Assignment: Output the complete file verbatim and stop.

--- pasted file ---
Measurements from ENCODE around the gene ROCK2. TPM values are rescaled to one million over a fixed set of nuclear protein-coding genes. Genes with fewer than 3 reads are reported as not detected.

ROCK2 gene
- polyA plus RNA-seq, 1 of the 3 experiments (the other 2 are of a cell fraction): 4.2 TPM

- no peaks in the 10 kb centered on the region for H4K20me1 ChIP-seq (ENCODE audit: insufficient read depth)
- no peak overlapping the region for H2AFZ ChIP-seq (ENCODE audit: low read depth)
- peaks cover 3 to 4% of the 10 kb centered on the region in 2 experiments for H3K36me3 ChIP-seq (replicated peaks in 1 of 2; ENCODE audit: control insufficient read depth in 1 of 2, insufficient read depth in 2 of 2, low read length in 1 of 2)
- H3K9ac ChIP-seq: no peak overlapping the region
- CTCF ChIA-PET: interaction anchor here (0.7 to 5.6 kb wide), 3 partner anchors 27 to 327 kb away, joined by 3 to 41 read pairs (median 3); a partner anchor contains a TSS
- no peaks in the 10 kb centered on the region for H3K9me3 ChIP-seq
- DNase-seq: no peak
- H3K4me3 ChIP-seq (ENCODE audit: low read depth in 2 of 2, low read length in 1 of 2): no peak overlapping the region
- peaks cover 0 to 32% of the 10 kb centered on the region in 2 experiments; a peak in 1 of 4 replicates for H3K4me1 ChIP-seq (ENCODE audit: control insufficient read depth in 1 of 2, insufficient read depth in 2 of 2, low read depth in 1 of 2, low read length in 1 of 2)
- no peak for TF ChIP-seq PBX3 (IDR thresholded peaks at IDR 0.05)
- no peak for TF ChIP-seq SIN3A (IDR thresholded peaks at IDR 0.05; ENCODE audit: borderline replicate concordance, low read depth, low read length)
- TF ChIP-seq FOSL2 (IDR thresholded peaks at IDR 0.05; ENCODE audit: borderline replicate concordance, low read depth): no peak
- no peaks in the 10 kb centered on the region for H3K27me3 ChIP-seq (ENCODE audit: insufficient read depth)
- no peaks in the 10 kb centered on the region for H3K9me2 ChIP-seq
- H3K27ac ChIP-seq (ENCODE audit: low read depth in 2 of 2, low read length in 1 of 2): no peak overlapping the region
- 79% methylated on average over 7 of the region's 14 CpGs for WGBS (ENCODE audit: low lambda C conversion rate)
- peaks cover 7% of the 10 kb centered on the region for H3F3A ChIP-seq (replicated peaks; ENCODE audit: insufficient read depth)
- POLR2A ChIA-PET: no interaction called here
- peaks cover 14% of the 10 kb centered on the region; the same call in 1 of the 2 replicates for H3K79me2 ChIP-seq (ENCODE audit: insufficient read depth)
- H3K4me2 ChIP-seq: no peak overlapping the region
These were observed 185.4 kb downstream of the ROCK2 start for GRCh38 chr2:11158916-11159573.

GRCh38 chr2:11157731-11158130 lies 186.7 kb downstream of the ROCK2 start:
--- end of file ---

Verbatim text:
Measurements from ENCODE around the gene ROCK2. TPM values are rescaled to one million over a fixed set of nuclear protein-coding genes. Genes with fewer than 3 reads are reported as not detected.

ROCK2 gene
- polyA plus RNA-seq, 1 of the 3 experiments (the other 2 are of a cell fraction): 4.2 TPM

- no peaks in the 10 kb centered on the region for H4K20me1 ChIP-seq (ENCODE audit: insufficient read depth)
- no peak overlapping the region for H2AFZ ChIP-seq (ENCODE audit: low read depth)
- peaks cover 3 to 4% of the 10 kb centered on the region in 2 experiments for H3K36me3 ChIP-seq (replicated peaks in 1 of 2; ENCODE audit: control insufficient read depth in 1 of 2, insufficient read depth in 2 of 2, low read length in 1 of 2)
- H3K9ac ChIP-seq: no peak overlapping the region
- CTCF ChIA-PET: interaction anchor here (0.7 to 5.6 kb wide), 3 partner anchors 27 to 327 kb away, joined by 3 to 41 read pairs (median 3); a partner anchor contains a TSS
- no peaks in the 10 kb centered on the region for H3K9me3 ChIP-seq
- DNase-seq: no peak
- H3K4me3 ChIP-seq (ENCODE audit: low read depth in 2 of 2, low read length in 1 of 2): no peak overlapping the region
- peaks cover 0 to 32% of the 10 kb centered on the region in 2 experiments; a peak in 1 of 4 replicates for H3K4me1 ChIP-seq (ENCODE audit: control insufficient read depth in 1 of 2, insufficient read depth in 2 of 2, low read depth in 1 of 2, low read length in 1 of 2)
- no peak for TF ChIP-seq PBX3 (IDR thresholded peaks at IDR 0.05)
- no peak for TF ChIP-seq SIN3A (IDR thresholded peaks at IDR 0.05; ENCODE audit: borderline replicate concordance, low read depth, low read length)
- TF ChIP-seq FOSL2 (IDR thresholded peaks at IDR 0.05; ENCODE audit: borderline replicate concordance, low read depth): no peak
- no peaks in the 10 kb centered on the region for H3K27me3 ChIP-seq (ENCODE audit: insufficient read depth)
- no peaks in the 10 kb centered on the region for H3K9me2 ChIP-seq
- H3K27ac ChIP-seq (ENCODE audit: low read depth in 2 of 2, low read length in 1 of 2): no peak overlapping the region
- 79% methylated on average over 7 of the region's 14 CpGs for WGBS (ENCODE audit: low lambda C conversion rate)
- peaks cover 7% of the 10 kb centered on the region for H3F3A ChIP-seq (replicated peaks; ENCODE audit: insufficient read depth)
- POLR2A ChIA-PET: no interaction called here
- peaks cover 14% of the 10 kb centered on the region; the same call in 1 of the 2 replicates for H3K79me2 ChIP-seq (ENCODE audit: insufficient read depth)
- H3K4me2 ChIP-seq: no peak overlapping the region
These were observed 185.4 kb downstream of the ROCK2 start for GRCh38 chr2:11158916-11159573.

GRCh38 chr2:11157731-11158130 lies 186.7 kb downstream of the ROCK2 start: